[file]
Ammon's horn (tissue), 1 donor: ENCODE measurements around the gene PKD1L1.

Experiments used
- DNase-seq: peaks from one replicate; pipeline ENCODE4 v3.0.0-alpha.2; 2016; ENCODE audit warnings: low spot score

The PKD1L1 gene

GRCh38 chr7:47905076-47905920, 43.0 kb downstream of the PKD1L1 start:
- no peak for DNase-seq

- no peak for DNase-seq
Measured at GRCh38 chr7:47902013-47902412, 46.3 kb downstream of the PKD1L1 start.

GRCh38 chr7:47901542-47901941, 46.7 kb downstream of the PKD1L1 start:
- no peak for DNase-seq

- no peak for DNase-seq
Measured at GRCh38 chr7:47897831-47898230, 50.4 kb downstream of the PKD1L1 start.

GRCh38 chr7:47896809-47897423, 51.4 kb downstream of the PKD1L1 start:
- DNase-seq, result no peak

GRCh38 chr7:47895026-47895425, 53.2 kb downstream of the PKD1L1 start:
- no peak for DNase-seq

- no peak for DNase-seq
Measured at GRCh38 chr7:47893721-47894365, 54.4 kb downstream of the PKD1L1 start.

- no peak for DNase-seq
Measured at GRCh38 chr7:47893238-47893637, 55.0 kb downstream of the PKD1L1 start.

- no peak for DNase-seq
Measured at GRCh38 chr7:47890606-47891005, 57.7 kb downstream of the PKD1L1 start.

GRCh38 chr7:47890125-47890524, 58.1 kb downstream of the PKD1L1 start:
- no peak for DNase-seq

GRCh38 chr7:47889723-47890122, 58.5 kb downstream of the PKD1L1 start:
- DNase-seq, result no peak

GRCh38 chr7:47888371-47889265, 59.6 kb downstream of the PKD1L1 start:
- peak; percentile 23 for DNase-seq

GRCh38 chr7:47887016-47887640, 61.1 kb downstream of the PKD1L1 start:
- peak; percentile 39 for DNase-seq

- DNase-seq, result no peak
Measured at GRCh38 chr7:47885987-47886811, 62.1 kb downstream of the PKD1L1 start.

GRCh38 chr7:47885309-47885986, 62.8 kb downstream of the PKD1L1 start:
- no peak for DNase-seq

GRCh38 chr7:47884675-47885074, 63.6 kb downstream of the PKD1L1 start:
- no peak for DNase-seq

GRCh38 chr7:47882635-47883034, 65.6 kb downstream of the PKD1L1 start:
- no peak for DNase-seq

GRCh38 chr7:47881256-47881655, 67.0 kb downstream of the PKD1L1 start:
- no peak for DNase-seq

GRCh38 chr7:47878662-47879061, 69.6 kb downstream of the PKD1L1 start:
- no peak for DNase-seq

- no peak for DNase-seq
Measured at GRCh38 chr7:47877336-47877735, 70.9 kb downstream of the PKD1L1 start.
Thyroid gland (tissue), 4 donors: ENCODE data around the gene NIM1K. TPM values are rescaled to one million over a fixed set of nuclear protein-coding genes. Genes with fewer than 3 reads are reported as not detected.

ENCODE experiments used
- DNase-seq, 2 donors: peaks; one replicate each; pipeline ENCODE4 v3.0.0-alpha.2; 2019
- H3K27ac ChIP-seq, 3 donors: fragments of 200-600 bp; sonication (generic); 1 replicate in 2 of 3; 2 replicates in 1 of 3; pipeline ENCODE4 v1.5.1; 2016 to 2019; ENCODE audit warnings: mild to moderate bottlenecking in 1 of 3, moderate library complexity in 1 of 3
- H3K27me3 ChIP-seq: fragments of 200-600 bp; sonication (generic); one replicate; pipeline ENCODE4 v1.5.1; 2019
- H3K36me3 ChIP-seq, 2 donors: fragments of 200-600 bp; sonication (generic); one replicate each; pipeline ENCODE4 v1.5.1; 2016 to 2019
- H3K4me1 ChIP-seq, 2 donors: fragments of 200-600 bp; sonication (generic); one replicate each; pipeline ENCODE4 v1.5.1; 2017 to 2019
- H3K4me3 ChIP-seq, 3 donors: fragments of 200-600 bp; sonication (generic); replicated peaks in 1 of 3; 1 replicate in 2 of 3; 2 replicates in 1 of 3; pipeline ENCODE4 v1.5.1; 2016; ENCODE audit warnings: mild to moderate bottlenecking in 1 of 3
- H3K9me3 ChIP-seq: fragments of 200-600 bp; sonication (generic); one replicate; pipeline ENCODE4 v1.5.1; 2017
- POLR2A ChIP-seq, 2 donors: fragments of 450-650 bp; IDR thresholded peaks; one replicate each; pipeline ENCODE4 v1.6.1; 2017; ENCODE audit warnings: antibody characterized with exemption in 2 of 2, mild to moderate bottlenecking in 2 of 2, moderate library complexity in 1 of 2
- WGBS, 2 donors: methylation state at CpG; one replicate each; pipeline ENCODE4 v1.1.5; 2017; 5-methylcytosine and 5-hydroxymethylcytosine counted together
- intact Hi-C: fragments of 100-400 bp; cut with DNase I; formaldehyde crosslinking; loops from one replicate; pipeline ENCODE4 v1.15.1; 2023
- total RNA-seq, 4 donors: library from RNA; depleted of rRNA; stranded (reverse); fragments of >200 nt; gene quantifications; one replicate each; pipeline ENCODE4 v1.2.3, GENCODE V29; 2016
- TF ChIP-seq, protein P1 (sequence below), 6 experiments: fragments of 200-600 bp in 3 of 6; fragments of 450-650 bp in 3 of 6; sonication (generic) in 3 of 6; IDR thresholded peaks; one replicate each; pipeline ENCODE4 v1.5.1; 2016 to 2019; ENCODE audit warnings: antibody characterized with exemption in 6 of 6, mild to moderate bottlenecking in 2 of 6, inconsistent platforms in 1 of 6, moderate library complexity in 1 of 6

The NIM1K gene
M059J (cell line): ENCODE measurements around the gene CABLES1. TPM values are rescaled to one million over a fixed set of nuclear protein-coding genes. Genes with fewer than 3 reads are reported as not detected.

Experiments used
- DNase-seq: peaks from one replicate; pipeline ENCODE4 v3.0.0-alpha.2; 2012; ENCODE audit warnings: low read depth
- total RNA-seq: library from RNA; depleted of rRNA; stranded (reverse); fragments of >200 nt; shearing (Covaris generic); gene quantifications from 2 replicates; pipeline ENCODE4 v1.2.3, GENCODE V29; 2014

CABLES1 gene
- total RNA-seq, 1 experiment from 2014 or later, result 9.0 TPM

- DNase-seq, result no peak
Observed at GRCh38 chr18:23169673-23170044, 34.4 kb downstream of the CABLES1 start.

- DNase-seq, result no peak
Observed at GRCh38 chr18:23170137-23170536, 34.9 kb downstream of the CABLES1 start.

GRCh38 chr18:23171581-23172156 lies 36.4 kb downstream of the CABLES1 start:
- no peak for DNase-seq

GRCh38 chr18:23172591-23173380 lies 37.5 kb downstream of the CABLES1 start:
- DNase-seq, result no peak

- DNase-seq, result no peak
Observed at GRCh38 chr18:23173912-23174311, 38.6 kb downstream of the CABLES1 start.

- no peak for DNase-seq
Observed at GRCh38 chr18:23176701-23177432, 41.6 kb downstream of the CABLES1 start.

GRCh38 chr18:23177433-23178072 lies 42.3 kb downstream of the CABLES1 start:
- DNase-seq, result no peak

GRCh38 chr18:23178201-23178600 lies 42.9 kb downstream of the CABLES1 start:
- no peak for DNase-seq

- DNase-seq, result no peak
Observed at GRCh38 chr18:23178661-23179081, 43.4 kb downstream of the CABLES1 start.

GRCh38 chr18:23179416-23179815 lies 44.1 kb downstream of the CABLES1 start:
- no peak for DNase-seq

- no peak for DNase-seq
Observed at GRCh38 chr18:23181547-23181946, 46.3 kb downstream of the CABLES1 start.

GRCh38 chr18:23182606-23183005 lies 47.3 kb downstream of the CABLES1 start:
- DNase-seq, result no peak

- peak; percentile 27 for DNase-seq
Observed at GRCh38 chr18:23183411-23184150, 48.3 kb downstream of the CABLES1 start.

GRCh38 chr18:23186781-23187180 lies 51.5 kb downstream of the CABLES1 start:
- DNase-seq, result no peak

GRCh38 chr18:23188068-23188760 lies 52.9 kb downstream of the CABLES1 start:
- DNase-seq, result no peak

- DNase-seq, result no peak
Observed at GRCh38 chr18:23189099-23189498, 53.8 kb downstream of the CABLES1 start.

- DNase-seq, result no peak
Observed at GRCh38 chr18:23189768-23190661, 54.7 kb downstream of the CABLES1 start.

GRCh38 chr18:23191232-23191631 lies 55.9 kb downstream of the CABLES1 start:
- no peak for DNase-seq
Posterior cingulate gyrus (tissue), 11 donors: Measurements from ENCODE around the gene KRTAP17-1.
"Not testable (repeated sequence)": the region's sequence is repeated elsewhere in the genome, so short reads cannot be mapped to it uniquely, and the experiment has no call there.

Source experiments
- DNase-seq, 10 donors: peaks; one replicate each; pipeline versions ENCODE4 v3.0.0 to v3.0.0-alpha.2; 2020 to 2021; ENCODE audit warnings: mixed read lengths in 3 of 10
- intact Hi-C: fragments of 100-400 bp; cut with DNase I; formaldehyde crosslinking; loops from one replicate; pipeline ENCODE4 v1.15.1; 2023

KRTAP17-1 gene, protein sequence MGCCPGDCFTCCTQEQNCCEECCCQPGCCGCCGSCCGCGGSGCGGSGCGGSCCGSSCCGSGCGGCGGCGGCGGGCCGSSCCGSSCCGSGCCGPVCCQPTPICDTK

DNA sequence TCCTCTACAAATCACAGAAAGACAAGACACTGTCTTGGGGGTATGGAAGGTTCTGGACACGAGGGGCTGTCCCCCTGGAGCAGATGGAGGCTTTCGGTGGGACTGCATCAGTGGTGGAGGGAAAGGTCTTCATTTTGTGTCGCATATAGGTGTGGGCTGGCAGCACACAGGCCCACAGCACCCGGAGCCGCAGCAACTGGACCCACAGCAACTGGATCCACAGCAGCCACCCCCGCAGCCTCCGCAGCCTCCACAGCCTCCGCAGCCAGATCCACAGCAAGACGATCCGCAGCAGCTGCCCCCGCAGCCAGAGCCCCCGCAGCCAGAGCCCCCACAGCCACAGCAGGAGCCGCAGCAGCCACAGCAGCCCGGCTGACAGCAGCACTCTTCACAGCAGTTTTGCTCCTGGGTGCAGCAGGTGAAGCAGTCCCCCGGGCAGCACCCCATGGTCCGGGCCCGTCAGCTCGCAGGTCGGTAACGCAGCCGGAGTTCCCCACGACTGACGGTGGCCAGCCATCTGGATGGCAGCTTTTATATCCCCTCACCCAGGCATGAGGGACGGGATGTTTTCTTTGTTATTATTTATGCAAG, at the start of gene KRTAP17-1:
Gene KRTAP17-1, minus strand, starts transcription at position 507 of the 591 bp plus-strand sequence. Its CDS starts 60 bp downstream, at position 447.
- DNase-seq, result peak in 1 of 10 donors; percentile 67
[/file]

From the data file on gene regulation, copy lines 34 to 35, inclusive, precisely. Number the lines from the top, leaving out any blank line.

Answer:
- no peak for DNase-seq

GRCh38 chr7:47884675-47885074, 63.6 kb downstream of the PKD1L1 start: